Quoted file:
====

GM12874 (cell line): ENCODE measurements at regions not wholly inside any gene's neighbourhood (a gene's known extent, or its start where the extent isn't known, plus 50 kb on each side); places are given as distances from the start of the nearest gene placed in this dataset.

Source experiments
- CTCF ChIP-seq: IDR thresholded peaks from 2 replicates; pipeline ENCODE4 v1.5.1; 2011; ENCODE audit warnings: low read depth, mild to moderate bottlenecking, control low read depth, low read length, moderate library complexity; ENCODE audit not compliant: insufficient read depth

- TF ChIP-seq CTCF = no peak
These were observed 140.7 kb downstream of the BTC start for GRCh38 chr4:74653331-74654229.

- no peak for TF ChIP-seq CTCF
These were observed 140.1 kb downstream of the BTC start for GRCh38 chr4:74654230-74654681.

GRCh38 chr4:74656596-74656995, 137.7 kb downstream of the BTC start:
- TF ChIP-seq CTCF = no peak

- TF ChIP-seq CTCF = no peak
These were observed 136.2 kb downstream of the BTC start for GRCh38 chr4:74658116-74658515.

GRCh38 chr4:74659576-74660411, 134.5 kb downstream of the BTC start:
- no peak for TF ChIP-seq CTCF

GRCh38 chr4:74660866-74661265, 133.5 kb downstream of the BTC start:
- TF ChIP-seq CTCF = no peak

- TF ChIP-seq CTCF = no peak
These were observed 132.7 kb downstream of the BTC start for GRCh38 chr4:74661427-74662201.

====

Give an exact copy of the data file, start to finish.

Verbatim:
GM12874 (cell line): ENCODE measurements at regions not wholly inside any gene's neighbourhood (a gene's known extent, or its start where the extent isn't known, plus 50 kb on each side); places are given as distances from the start of the nearest gene placed in this dataset.

Source experiments
- CTCF ChIP-seq: IDR thresholded peaks from 2 replicates; pipeline ENCODE4 v1.5.1; 2011; ENCODE audit warnings: low read depth, mild to moderate bottlenecking, control low read depth, low read length, moderate library complexity; ENCODE audit not compliant: insufficient read depth

- TF ChIP-seq CTCF = no peak
These were observed 140.7 kb downstream of the BTC start for GRCh38 chr4:74653331-74654229.

- no peak for TF ChIP-seq CTCF
These were observed 140.1 kb downstream of the BTC start for GRCh38 chr4:74654230-74654681.

GRCh38 chr4:74656596-74656995, 137.7 kb downstream of the BTC start:
- TF ChIP-seq CTCF = no peak

- TF ChIP-seq CTCF = no peak
These were observed 136.2 kb downstream of the BTC start for GRCh38 chr4:74658116-74658515.

GRCh38 chr4:74659576-74660411, 134.5 kb downstream of the BTC start:
- no peak for TF ChIP-seq CTCF

GRCh38 chr4:74660866-74661265, 133.5 kb downstream of the BTC start:
- TF ChIP-seq CTCF = no peak

- TF ChIP-seq CTCF = no peak
These were observed 132.7 kb downstream of the BTC start for GRCh38 chr4:74661427-74662201.